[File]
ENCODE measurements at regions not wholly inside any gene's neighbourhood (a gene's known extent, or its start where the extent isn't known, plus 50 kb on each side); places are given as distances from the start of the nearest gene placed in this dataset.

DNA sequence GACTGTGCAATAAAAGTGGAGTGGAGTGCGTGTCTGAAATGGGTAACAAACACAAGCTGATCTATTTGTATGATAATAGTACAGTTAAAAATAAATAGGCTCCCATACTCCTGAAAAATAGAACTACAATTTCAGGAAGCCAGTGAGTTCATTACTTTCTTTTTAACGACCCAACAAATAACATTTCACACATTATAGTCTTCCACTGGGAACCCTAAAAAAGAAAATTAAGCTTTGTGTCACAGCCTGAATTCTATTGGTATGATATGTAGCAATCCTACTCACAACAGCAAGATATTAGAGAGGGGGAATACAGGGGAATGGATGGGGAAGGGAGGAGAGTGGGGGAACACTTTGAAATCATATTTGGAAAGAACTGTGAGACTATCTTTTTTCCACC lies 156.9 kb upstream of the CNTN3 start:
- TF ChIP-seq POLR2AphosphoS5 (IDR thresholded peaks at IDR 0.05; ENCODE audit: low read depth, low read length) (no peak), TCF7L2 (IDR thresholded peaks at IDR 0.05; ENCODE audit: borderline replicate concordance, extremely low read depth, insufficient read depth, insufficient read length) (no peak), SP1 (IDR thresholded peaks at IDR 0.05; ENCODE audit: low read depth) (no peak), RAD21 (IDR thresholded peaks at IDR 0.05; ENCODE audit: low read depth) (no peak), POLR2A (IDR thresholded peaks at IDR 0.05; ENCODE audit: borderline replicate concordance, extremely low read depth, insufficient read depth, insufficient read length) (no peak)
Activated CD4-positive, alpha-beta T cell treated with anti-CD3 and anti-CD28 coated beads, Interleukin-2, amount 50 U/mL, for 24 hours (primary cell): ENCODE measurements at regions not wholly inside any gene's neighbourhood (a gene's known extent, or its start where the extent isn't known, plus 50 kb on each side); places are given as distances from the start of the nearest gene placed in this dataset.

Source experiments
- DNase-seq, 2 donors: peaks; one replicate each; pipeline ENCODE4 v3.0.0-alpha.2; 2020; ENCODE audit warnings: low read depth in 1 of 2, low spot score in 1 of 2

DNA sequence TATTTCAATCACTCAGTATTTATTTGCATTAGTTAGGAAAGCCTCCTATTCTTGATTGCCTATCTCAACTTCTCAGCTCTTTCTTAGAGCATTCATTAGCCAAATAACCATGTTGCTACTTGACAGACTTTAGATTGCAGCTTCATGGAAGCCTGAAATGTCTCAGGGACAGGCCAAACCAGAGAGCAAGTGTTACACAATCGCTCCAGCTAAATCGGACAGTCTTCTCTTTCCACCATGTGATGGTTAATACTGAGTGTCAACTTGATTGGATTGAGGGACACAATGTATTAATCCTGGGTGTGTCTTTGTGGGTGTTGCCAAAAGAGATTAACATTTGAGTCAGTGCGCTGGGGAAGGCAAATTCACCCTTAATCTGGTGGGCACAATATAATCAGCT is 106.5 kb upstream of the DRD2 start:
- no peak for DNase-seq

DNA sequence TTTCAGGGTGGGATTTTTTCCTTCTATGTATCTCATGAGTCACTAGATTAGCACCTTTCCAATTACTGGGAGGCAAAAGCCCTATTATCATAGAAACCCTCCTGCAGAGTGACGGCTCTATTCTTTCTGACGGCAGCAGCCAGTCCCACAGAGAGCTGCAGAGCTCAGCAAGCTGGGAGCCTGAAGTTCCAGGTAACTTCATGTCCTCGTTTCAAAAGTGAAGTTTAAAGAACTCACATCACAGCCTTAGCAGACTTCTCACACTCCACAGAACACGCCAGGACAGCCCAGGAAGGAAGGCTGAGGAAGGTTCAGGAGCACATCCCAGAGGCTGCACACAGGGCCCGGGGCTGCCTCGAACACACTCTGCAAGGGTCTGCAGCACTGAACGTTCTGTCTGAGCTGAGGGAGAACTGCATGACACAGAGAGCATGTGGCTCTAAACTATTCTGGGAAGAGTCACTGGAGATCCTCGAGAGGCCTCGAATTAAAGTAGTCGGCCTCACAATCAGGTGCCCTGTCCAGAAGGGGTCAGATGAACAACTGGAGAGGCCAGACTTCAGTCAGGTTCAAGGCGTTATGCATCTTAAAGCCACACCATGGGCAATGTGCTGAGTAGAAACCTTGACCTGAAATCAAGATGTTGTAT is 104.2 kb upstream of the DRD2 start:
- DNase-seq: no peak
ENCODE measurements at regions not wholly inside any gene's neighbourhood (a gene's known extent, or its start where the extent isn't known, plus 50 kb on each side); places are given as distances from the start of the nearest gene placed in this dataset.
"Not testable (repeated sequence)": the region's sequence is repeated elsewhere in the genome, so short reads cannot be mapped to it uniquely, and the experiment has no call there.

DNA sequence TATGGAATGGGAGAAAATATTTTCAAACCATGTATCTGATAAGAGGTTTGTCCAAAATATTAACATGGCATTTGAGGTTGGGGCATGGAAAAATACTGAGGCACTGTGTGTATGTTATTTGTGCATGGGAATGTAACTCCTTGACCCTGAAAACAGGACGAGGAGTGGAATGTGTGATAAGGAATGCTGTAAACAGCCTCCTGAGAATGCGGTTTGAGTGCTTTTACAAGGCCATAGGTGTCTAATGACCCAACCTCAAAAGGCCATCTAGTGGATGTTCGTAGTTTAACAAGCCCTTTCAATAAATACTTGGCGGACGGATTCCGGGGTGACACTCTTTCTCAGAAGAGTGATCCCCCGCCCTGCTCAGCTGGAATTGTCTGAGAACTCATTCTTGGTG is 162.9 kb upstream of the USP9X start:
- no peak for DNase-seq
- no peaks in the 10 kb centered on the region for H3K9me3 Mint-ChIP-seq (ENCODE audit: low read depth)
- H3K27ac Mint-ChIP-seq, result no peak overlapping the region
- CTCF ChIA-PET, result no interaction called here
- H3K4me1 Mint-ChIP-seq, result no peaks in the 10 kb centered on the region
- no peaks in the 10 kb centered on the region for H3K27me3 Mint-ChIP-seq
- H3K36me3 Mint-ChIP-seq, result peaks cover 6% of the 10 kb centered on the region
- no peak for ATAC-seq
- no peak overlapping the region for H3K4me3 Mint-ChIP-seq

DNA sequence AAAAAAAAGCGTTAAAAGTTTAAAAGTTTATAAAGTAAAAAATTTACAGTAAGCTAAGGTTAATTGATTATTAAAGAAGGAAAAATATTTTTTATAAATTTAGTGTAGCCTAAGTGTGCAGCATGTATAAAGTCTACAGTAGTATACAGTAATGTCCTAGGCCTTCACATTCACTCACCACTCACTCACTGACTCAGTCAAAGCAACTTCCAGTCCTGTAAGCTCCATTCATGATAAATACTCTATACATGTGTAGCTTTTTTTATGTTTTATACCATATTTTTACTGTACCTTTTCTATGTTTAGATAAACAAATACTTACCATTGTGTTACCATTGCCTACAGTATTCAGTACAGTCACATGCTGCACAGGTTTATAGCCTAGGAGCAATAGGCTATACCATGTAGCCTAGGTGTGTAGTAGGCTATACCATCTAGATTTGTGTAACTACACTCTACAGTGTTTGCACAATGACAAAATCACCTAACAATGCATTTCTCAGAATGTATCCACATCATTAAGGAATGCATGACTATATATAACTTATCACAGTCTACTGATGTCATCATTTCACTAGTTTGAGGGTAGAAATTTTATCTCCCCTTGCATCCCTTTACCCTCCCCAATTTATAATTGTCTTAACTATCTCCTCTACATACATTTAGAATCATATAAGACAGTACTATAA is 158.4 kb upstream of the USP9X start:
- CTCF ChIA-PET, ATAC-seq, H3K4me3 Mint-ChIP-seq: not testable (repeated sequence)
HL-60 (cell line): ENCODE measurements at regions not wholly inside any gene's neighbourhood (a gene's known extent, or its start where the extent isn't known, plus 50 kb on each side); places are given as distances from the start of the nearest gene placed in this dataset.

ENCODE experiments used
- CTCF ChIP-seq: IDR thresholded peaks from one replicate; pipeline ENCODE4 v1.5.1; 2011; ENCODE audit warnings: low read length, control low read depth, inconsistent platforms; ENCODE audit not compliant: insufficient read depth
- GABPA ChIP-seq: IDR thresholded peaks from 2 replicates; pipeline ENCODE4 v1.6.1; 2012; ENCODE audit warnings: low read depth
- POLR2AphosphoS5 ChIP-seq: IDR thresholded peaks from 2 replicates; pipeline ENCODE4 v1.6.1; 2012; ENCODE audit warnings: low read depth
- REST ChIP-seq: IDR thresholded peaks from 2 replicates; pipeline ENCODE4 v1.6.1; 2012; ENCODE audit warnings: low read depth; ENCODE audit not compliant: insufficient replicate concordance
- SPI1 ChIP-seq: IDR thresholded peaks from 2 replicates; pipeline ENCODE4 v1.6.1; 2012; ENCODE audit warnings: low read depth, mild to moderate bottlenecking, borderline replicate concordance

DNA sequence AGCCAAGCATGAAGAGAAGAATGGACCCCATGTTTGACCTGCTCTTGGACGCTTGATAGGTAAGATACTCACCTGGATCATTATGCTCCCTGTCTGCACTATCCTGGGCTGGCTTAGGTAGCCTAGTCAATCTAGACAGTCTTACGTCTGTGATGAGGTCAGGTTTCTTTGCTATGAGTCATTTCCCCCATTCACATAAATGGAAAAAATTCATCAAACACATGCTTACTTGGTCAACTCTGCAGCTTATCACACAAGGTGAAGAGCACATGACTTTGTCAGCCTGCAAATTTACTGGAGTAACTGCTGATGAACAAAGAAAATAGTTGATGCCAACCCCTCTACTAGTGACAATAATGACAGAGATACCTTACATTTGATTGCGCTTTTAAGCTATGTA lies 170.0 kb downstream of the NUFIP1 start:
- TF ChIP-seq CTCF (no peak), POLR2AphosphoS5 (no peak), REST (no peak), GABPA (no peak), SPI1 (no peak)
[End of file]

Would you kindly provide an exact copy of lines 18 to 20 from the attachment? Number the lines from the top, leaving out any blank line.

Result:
- H3K4me1 Mint-ChIP-seq, result no peaks in the 10 kb centered on the region
- no peaks in the 10 kb centered on the region for H3K27me3 Mint-ChIP-seq
- H3K36me3 Mint-ChIP-seq, result peaks cover 6% of the 10 kb centered on the region